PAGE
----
Delinquent borrowers who didn’t benefit from a more than $7 billion fund established for hard-hit states have less than four weeks to take advantage another $1 billion program.
As part of the Dodd-Frank Wall Street Reform and Consumer Protection Act, the Housing Finance Agency Innovation Fund for the Hardest Hit Housing Markets was established. In June 2010, $1.5 billion was provided to the five heavily impacted states of Arizona, California, Florida, Michigan and Nevada.
Two months later, another five states were given $0.6 billion, while that was followed a week later by another $2 billion that went to a total of 17 states and the District of Columbia. Some of the recipient states in that round also benefited from the first round of fundings.
In all, $7.6 billion has been made available from the hardest-hit fund.
For borrowers who resided in states not benefiting from the fund, the legislation created the Emergency Homeowners Loan Program. The program provides a declining balance, deferred payment bridge loan of up to $50,000 that can be used to pay upcoming and past-due mortgage payments, taxes and insurance through a non-recourse, subordinate loan with a zero interest rate.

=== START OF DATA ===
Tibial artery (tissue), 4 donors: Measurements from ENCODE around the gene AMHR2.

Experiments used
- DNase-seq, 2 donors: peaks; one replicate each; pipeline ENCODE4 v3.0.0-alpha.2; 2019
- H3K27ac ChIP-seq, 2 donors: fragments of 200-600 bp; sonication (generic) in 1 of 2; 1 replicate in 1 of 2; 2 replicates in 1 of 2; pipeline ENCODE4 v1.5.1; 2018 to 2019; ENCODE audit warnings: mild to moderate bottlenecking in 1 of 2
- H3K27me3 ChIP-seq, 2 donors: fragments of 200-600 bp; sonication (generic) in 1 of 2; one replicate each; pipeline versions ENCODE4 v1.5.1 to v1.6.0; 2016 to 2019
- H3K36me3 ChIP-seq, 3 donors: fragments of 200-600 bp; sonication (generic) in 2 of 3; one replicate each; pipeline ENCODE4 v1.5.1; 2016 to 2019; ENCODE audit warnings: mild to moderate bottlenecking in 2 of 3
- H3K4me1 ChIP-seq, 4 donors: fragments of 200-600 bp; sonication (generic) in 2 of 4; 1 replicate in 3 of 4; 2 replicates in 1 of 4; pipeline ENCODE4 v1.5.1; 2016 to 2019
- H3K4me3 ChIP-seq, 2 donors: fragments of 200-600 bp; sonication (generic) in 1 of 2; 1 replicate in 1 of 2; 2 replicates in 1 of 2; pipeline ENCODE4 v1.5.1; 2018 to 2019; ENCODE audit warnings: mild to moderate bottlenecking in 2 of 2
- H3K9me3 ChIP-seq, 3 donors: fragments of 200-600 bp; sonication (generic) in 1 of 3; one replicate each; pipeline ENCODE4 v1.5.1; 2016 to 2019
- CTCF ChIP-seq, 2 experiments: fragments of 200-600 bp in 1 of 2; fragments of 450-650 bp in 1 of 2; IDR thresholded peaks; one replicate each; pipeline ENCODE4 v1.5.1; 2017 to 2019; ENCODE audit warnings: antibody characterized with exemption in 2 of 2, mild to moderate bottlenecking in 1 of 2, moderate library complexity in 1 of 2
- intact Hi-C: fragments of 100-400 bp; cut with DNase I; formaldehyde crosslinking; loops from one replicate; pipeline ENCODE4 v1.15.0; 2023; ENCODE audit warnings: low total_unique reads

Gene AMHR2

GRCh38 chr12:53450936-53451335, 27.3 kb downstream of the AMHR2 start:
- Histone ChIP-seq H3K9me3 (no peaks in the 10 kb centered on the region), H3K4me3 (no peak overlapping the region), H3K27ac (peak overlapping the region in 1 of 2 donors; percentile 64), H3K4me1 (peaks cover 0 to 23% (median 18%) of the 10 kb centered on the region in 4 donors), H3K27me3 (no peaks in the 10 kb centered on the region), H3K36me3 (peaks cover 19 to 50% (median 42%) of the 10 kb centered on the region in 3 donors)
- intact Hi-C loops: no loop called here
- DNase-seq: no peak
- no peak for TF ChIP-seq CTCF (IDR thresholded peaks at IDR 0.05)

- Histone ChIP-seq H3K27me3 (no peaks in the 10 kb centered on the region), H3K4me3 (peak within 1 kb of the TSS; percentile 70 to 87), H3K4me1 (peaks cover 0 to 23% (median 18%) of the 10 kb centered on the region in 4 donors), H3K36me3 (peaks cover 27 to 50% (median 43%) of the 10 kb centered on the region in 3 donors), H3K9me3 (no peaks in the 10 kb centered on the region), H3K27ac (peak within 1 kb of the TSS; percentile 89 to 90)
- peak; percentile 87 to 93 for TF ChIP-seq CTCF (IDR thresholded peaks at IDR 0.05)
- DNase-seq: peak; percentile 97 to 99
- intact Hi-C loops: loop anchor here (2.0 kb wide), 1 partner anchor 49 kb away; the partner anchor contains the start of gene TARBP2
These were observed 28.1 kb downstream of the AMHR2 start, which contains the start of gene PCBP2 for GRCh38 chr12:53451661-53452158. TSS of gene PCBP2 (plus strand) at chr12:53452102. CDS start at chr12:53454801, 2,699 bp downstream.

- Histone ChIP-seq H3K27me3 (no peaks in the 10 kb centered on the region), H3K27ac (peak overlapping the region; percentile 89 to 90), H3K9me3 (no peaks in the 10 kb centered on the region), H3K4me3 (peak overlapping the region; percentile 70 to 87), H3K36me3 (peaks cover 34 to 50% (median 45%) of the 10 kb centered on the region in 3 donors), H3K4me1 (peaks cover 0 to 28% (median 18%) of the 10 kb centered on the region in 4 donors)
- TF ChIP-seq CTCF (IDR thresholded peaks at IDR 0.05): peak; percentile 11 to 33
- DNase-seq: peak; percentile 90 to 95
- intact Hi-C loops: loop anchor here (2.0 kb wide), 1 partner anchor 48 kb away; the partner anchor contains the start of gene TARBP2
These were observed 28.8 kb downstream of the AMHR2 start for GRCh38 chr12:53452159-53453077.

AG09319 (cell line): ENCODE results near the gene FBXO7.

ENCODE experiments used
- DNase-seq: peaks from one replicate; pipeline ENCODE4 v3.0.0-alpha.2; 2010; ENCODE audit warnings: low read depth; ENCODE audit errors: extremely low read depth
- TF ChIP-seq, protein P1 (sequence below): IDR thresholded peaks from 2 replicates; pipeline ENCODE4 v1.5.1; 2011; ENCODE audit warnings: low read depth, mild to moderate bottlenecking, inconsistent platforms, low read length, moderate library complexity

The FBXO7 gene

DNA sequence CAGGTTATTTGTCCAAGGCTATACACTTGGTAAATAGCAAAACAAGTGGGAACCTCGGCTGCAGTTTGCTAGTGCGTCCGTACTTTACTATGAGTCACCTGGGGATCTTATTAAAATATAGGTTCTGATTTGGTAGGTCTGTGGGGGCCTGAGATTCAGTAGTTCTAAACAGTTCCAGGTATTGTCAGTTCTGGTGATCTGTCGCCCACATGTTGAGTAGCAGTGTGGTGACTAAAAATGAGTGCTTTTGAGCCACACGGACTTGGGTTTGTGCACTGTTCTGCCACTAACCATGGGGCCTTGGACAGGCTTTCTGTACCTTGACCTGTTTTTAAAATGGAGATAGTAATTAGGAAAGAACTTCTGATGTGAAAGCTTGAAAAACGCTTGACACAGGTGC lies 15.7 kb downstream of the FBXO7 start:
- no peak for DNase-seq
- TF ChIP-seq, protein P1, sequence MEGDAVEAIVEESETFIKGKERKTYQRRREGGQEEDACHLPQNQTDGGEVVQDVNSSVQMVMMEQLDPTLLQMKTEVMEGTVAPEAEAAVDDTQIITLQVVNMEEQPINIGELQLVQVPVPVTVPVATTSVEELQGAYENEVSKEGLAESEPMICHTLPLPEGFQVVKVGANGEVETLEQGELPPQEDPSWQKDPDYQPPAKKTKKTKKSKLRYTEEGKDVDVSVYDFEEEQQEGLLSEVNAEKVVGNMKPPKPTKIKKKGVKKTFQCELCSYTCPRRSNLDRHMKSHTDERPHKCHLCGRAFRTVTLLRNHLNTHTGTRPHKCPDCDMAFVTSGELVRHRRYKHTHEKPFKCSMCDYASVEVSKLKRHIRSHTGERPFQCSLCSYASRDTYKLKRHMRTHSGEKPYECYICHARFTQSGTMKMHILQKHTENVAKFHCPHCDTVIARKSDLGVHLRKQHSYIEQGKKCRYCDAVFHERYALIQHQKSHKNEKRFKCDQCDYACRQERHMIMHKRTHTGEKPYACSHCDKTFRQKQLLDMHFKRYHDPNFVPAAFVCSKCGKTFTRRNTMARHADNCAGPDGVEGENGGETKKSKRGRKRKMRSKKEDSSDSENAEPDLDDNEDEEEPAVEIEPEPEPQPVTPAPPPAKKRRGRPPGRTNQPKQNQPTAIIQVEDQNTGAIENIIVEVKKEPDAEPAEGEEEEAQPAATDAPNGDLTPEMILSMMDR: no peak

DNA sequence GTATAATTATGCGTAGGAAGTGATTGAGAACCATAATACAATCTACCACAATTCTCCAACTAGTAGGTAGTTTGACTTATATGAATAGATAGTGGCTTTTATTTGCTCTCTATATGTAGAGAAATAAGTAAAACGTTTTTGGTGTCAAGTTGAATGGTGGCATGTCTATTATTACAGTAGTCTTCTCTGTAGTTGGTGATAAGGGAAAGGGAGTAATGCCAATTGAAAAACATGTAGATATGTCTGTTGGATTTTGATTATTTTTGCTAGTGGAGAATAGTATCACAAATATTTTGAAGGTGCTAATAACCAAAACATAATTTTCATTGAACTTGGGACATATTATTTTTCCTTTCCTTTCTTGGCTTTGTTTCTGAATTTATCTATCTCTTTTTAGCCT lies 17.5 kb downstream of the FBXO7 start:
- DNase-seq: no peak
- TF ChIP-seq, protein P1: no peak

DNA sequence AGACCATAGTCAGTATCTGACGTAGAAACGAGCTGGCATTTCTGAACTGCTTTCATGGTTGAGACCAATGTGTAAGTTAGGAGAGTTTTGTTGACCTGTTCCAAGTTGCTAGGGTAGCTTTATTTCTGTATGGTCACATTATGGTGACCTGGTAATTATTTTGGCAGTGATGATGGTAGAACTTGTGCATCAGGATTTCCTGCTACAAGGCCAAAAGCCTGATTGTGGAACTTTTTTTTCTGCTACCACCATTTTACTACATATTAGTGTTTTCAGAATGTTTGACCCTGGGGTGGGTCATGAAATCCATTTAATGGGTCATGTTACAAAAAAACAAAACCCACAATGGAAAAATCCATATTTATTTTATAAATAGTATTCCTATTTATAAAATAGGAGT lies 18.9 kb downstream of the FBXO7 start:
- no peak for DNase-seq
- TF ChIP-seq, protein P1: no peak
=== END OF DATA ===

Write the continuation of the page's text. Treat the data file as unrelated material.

Eligible borrowers must be at least three months delinquent, have a good payment history prior to the event that made them delinquent and be likely to be able to resume their payments within two years. The property must be owner-occupied, and the borrower cannot own a second home.
The program was originally announced in August 2010.
On the Fourth of July holiday, the U.S. Department of Housing and Urban Development, in conjunction with NeighborWorks America, announced the launch of the program.
The $1 billion in proceeds will go to 27 states — including New York, Massachusetts and Texas — as well as Puerto Rico. Five states will administer the funds through their own “substantially similar programs.”
Qualified borrowers must have had a reduction in income as a result of involuntary unemployment or a reduction in hours, or because of economic conditions or a medical condition.
Borrowers have only until July 27 to apply for assistance.